Bath Rug Suppliers Find Shortcuts to Offset Price Pressures
June 14, 2012,
Bath rugs from Mohawk
While consumers are paying higher grocery prices for reduced product quantities in smaller packages, the same is not true for bath rugs - and some key category suppliers are baffled.
Long-standing price points of $9.99, $12.99, $14.99 and $19.99 remain stuck in those slots even though the cost of doing business went up last year and the year prior, due mainly to increases in raw materials.
To compensate for retailers' resistance to ante the ticket, suppliers have been forced to make product adjustments in size and construction and enhance the value equation to keep shoppers interested.
"The mentality, particularly in this economy, is not to raise prices," said Arnold Stevens, vp, Maples Rugs. "Now, it is funny because in food and other things, you look and see [suppliers] get the prices they want."
Maples has responded by enhancing its product development strategies, he said.
"For example, instead of downsizing the rug or talking quality out, we might advocate a change to the rug and that change would give great value to the customer and also the retailer," Stevens continued. "We look at those types of things. That is a way to try to expand your market without trying to do other things. With that said, through product development we are able to, in certain cases, keep value of the rug and importance of program."
Mohawk Home addressed raw material price increases last year through size and construction changes, said Bart Hill, general manager of bath and area rugs. "There have been a lot of size changes in the market."
Whereas a 21-by-34 was the lead size in bath rugs pre-recession, today the most popular sizes include the smaller yet like priced 20-by-34 and 20-by-32, suppliers said.
"We didn't get many retail increases, but we were able to make some small size reductions to hit the same retails," he explained.
Taking away from product to meet ticket price demands hasn't always worked.
Faze 3 Ltd. vp Joe Shafran noted that "when a product was de-specified to maintain a retail price point we did see a bigger fall off in those situations. It suggests that the consumer evaluated the value versus the price."
That's not to say the company has shied away from making changes in its own line.
"We have developed alternative products that provide a better value for our customers," Shafran said. "On the man-made side we continue to see growth in micro polyester bath rugs as customers recognize that its attributes offer benefits to their customers. With cotton pricing stabilizing there is movement in that area to build better, higher weight products to demonstrate value to customers. Cotton pricing should remain relatively stable, but with the experience we've had one is always a bit wary that speculation may arise again."
While Shaw Living's bath rug assortment focuses solely on synthetic fibers, the company, too, is cautious about its outlook for this year.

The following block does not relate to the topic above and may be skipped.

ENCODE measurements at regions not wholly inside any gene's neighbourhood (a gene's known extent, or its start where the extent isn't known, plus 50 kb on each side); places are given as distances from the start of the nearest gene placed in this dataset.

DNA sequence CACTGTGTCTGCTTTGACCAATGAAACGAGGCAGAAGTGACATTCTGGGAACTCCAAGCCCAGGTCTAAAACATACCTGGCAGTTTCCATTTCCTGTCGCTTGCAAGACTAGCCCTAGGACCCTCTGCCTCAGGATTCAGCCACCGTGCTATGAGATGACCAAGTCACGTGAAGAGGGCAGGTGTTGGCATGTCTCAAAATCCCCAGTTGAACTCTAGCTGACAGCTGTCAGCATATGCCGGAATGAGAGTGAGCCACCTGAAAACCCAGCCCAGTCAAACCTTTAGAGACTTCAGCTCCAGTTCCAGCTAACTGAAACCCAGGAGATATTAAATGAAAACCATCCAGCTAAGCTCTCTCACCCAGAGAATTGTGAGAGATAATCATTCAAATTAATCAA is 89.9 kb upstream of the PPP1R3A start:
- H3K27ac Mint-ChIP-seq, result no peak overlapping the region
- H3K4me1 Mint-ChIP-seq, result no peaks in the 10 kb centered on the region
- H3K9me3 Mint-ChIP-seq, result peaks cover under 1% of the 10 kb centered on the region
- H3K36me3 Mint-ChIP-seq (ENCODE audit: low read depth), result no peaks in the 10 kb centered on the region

Maples Rugs is trying to move bath rug retails up with differentiated constructions such as the TruSoft program seen here.
Asked about any issues impacting the business over the past year or expected this year, divisional vp Jeff Brown responded: "Just the competitive market and concern of consumer demand with a softening again in the economy."
That said, "soft with great value is still the play" in trends, as well as "more lower lusters with big hand," Brown added.
The boom in memory foam bath rugs offers proof that softness matters. A relative newcomer to the category, it perseveres into 2012.
Suppliers and retailers alike see the memory foam construction as a successful add-on business at better-bracket price points: $14.99 to $19.99 for a 17-by-24 size and $19.99 to $24.99 for a 20-by-34.
"Memory foam actually elevated retails in the market," Hill said. "These rugs sell at smaller sizes but higher prices - 25% to 30% more for an equivalent product - and that is because the customers really respond to the foam aspect, the cushioning. They respond to the difference and the innovation."
Memory foam rugs offer a thick, cushioned underfoot that justifies a higher. As a result, "almost every major retailer had a presence in memory foam," Hill said.
In 2011, Hill said the memory foam segment of the business went from "basically non-existent to about 10% of the market - a big jump."
But this year that growth may level off as new innovations move into the market, he warned.
"It's flattening out because most of the business is done promotionally or on an end-cap," Hill said. "So now, we think memory foam will make up about 8% of the market."
In dollars that translates to about $72 million out of the estimated $900 million bath rug industry in sales.
With the emergence of micro polyester in bath rugs as a new offering, nylon's dominance has somewhat decreased to 70% of the business from its peak at 80% a couple of years ago, suppliers said.
But the top category suppliers, all of whom employ nylon, are working to develop new innovations to reclaim the fiber's presence at the store level.
Mohawk Home, for example, is creating new programs that can compete more aggressively against memory foam and soft micro-poly products.
Maples continues its partnership with Invista and has developed a new collection dubbed TruSoft that hits a better retail with improved tactile qualities.
"This year, we think prices will be increasing with newness and better quality out in the marketplace," Stevens said. "Just selling the same thing at a higher price doesn't always work. But newness and adding value to a program can get a higher price - and that is what we are doing."
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